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© 2012 - 2016 JOY Goat Development Programme


What is recorded

Sample herd bookBecause of logistical problems, the task of recording the herd book has been decentralised, to ‘parish’ level. Here it is maintained as a literal book, with all grades of goat recorded consecutively in the same book.

In order to enable subsequent integration into a national register, each location is given a unique 3-letter code. Each goat is then given a serial number - 0001, 0002, 0003 etc. When the location code and serial number are combined, every goat has a unique identifier.

In order to make sure that the paper records are good enough to be incorporated in a computerised system, quality control is critical, and so frequent checks on the people recording them is essential.

Computerised records at Nyahuka, Bundibugyo District, UgandaThe information that is recorded is:

• ID (Three-letter code + serial number)

• Date of registration

• Keeper/Owner

• Sex

• Name (if applicable)

• Tag colour & number (if applicable)

• Sire (father) - preferably its ID

• Dam  (mother) - preferably its ID

• Description

• Grade (Initially the known or estimated percentage dairy/Boer blood. In future the grade.)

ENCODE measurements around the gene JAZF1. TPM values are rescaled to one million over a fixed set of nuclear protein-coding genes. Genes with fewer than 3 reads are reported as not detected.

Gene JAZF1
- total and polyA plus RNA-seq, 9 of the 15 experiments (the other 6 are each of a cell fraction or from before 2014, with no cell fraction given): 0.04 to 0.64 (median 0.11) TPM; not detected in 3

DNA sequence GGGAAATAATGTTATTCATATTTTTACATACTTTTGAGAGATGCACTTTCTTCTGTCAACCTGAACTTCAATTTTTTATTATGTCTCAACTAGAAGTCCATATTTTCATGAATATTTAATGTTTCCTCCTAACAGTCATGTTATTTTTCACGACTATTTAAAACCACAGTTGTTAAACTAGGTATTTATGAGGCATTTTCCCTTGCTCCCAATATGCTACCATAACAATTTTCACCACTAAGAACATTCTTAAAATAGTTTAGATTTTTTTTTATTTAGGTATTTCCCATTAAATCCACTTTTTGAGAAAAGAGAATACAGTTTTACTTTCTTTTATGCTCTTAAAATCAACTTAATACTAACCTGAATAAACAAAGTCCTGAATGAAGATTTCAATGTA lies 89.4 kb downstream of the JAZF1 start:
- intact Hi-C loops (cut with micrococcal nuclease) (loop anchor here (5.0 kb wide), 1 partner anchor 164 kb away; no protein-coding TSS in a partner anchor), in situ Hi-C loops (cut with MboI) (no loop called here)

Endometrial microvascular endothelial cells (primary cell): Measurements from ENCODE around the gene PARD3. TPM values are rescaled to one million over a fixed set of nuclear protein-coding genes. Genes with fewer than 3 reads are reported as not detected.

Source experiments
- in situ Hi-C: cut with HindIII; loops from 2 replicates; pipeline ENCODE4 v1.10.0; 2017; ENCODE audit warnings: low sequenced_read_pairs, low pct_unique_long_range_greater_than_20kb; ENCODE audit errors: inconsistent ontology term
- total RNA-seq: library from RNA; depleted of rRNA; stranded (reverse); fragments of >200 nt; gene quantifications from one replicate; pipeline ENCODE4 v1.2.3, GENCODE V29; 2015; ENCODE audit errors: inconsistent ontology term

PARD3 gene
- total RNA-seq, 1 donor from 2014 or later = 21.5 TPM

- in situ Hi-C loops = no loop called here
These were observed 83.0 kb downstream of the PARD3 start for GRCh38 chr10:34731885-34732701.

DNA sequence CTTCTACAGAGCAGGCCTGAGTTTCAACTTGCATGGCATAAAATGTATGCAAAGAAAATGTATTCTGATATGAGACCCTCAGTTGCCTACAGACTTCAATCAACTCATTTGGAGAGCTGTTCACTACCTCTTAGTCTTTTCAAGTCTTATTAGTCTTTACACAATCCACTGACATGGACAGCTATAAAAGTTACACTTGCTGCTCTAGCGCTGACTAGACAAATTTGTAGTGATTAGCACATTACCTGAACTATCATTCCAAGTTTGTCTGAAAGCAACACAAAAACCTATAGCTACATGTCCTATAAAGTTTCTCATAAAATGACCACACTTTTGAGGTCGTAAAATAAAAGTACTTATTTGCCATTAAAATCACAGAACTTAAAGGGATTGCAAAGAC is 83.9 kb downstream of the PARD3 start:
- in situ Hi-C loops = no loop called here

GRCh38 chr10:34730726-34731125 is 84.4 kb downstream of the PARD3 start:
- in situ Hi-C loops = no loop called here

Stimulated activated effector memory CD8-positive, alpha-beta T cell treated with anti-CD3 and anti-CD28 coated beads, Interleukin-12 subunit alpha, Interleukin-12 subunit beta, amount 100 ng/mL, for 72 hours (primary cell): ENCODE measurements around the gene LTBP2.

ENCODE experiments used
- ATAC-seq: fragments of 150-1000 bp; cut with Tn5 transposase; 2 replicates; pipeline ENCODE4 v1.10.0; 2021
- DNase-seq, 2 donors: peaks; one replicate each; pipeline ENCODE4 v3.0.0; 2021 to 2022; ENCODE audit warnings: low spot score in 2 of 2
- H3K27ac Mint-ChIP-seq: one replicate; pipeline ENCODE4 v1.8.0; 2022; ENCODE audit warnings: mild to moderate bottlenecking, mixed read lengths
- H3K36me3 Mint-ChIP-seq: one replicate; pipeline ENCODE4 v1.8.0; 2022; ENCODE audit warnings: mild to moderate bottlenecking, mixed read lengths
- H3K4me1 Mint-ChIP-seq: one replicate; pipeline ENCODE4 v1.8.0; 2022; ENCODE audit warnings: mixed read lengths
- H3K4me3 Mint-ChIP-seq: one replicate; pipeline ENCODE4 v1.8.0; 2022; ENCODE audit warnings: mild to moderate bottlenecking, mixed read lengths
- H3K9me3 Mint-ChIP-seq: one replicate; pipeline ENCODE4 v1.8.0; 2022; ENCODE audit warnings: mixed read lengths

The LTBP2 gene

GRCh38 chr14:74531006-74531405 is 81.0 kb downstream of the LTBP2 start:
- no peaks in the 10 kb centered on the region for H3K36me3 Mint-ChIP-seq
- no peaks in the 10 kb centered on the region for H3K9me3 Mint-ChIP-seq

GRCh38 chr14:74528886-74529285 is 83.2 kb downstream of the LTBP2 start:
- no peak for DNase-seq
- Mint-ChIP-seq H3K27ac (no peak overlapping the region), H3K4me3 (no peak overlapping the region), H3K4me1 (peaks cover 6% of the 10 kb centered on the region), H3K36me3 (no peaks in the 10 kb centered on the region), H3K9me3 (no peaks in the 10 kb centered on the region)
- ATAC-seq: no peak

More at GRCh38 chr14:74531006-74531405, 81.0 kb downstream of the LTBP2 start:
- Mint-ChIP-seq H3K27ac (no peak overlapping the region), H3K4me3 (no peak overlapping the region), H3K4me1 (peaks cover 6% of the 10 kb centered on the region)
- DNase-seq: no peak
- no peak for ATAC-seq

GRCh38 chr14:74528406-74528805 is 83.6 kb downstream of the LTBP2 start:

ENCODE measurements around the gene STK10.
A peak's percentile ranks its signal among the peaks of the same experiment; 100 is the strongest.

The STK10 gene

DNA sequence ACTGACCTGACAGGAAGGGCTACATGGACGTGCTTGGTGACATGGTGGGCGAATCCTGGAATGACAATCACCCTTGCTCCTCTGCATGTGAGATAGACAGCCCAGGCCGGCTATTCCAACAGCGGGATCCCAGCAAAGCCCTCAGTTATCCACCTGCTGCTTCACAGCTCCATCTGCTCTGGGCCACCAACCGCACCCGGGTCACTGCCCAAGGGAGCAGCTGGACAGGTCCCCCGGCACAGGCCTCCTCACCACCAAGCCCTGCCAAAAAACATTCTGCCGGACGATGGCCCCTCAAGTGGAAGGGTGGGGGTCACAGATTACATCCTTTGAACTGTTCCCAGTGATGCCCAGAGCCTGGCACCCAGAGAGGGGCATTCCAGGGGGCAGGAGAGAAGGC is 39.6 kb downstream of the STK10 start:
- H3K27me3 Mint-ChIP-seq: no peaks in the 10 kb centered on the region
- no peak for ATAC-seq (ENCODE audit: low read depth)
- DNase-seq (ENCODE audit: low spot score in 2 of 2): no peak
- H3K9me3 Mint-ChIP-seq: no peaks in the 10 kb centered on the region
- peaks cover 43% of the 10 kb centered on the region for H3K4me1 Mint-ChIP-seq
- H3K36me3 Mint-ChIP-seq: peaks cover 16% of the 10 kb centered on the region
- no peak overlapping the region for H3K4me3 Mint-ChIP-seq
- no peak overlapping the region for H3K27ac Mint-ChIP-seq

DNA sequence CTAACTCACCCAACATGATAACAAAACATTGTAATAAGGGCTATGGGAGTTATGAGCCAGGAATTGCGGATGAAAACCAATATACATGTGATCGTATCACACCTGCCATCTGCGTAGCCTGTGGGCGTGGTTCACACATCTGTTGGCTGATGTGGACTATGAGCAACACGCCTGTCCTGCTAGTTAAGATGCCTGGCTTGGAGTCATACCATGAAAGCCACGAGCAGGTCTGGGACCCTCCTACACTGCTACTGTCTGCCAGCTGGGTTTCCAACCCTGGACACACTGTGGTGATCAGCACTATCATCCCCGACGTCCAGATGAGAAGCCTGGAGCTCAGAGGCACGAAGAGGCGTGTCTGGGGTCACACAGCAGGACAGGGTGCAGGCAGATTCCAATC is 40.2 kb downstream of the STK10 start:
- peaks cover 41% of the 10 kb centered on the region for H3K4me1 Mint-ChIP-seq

We hope all goat keepers in Uganda will keep this type of record to make a unified system possible in future.

Grading up

The new breed will have an open herd book, which means that it will be possible to ‘grade up’ from any other type of goat. This is common practice elsewhere, for instance for ‘British’ breeds such as British Toggenburg, entry into the herd book is essentially according to the amount of Toggenburg/British Toggenburg blood. This works well when starting from predominantly dairy type goats. But when the starting goats are non-dairy Small East African, the large numbers of goats being graded up will result in a dilution of the dairy quality of the breed. To minimise this, it is envisaged that the grades will all be performance based - a doe can only qualify for a higher grade if it produces a specified amount of milk, but subsequently all its offspring qualify for that grade, unless promoted because of their own milk production. Eventually it will be for the breeders to come together at a national level to form a breed society to set exact rules.

The Herd Book